The pharma concern Eli Lilly sues Canada for 500 Million USD. Canada has declared the patents for the medicinal drugs Straterra (against ADHS) and Zyprexa (against schizophrenia) because of lacking long term studies invalid. The benefit of these drugs was put at doubt. Note that Zyprexa is a medicine which is administered to people against their will and which can have severe side effects like up to a sudden unexplainable death in seldom cases. The lawsuit was filed by a competitive producer of generic drugs. It is said that the main goal of Eli Lilly would not be the indemnification but a change in Canadas constitution.
At the end of the 90ies Ethyl Corp sued Canada to sell its Fuel Additive MMT containing manganese which was suspected to harm the nerval system. The additive was already forbidden in the United States. While the respective long term studies demanded by Canadian law were still missing Canada had issued an explicit embargo for the import and transport of this substance. This was considered an “expropriation” by the arbitration court of the ICSID as governed by the World Bank and set in force by NAFTA. Canada accepted a settlement of the dispute and paid 13 Million USD to Ethyl Corp. Nonetheless it had to allow the substance.
The described case contributed to mobilize “globalization critics” (I would rather say critics of carnivore capitalism and corporocracy) to participate in the protests in Prague (2000) an Genova (2001). Even the Chrétien government which was fighting for this free trade agreement had to admit a defeat.
On the 5th of May in 1992 Canada ratified together with many other nations the Basel Convention on the Control of Transboundary Movements of Hazarduos Wastes and Their Disposal. Hazardous wastes must not be exported to foreign countries but disposed professionally on-site. When the U.S. environmental protection agency allowed such an export in October 1995 of PCB from Canada to the USA Canada stopped the export on base of the Basel agreement. PCBs have been globally forbidden by the 2001 Stockholm Convention`s Dirty Dozen among twelve especially toxic and hazardous substances.
However the company S.D. Myers Inc. which would have profited from such an export sued on base of NAFTA, the North American Trade Agreement for 20 Million USD. The court decided that the Canadian state had to pay 4.8 Million Dollars.
In 2011 Quebec had administered a fracking moratorium until an environmental impact assessment could be made for mining gas at the St. Lawrence River (e.g. At some sites of the USA the drinking water became inflamable and contaminated by fracking activities.). In 2012, as a result the US-american company Lone Pine Resources Inc. sued against Canada demanding 250 Million USD at the base of NAFTA. The government would have acted ‘arbitrary, indiscriminately and illegal’. The mining rights would have been held back ‘without a “fair” trial, without compensation and without any recognizable public interest’.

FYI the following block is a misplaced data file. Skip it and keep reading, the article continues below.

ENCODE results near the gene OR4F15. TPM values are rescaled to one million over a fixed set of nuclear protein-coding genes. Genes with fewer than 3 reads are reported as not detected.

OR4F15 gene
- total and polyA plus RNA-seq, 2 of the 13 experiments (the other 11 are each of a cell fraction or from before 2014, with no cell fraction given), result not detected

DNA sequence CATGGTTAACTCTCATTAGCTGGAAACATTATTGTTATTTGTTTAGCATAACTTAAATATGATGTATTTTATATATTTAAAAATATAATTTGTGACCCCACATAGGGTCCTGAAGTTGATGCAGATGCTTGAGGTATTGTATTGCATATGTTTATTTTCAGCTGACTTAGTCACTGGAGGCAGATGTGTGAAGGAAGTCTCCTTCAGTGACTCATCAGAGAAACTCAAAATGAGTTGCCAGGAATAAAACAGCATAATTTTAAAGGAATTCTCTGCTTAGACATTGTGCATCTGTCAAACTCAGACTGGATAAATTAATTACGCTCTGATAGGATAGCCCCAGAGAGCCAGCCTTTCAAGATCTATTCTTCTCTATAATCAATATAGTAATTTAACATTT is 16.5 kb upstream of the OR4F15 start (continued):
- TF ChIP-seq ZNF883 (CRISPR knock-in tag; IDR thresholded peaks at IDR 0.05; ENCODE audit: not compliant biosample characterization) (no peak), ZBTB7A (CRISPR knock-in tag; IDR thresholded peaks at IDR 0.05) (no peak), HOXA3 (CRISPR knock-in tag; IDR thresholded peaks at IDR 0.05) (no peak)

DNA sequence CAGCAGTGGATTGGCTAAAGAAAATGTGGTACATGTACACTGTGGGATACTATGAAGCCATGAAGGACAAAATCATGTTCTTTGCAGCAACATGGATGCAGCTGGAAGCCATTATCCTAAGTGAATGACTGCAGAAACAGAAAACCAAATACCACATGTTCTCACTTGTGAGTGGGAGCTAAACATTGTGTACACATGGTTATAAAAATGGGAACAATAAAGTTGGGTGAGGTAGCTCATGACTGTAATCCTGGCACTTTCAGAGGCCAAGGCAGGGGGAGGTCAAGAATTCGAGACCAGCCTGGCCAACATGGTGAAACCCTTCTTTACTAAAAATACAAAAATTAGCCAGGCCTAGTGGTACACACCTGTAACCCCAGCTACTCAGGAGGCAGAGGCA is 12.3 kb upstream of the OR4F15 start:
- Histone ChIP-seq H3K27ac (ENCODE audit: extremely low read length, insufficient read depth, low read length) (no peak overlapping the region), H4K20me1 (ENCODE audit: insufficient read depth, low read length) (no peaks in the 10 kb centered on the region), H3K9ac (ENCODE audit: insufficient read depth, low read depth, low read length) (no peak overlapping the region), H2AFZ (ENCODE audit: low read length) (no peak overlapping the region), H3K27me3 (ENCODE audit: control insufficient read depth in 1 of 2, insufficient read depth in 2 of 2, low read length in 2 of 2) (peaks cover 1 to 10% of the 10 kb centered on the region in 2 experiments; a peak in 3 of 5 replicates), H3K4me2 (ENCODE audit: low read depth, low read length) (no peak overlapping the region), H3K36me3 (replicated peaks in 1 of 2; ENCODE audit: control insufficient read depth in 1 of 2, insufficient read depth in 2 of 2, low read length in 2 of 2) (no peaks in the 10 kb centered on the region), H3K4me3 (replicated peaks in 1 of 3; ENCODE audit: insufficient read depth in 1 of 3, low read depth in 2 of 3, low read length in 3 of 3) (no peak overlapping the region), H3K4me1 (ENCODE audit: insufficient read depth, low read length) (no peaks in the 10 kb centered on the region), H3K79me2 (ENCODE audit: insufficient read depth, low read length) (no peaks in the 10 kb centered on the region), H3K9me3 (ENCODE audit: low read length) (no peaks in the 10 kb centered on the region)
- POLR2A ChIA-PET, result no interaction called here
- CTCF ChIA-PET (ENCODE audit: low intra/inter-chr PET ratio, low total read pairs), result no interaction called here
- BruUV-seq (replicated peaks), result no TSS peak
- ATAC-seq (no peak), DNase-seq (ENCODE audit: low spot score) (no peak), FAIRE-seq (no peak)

In 2007 the local CDU government permitted the construction of a new coal-fired power plant for Hamburg. When the CDU lost its absolute majority in 2008 the green party joined the government. However they could not achieve a withdrawal of the concession. Neither could they achieve a gas power plant to be built instead because it would have been rarely feasible to construct a gas power plant with the same power output. Management spokesman of Vattenfall Hans-Jürgen Cramer had threatened the new government to be sued for Billions of Euros.
Consequently the coal-fired power plant was constructed. However the new coalition enacted a legal ordinance that the power plant may only work throttled for 250 days of the year. After a lawsuit at the higher administrative court of Hamburg had been unsuccessful Vattenfall sued against Germany in front of the ICSID (International Center for Settlement of Investment Disputes) demanding 1.4 Billion USD. The lawsuit was possible due to the Energy Charter Treaty (ECT) which came into force in 1998. Currently 51 countries, the European Union as well as Euratom have signed the treaty. The outcome of the lawsuit is yet unknown to the public because of nondisclosure agreement clause. Even well known experts are not allowed to see the documents.
As a consequence of the Fukushima worst-case nuclear accident the Lower House of German Parliament has decided to phase out nuclear energy with overwhelming majority. The extension of the running time for many nuclear power plants approved in the year before was canceled. Eon, RWE and Vattenfall appealed on a constitution complaint for 15 Billion Euro at the Federal Constitution Court which was dismissed. EnBW which is also running nuclear power plants in Germany did not take part in the complaint (we suppose likely due to ethical reasons).
The Swedish Vattenfall concern did however even go further. Vattenfall sued due to the ECT (see for the last section) at the ICSID (belonging to the World Bank) against the decision of the Lower House of the German Parliament. The volume of the complaint amounts to 3.7 Billion Euro. The proceedings do now already extend for years. An inquiry of the green party was dismissed due to nondisclosure clause signed bywith the ECT. 2015-08-01: The ICSID in Washington has decided that Germany should pay an unbelievable amount of 4.7 Bio. Euro to Vattenfall; Take Action at SumOfUs.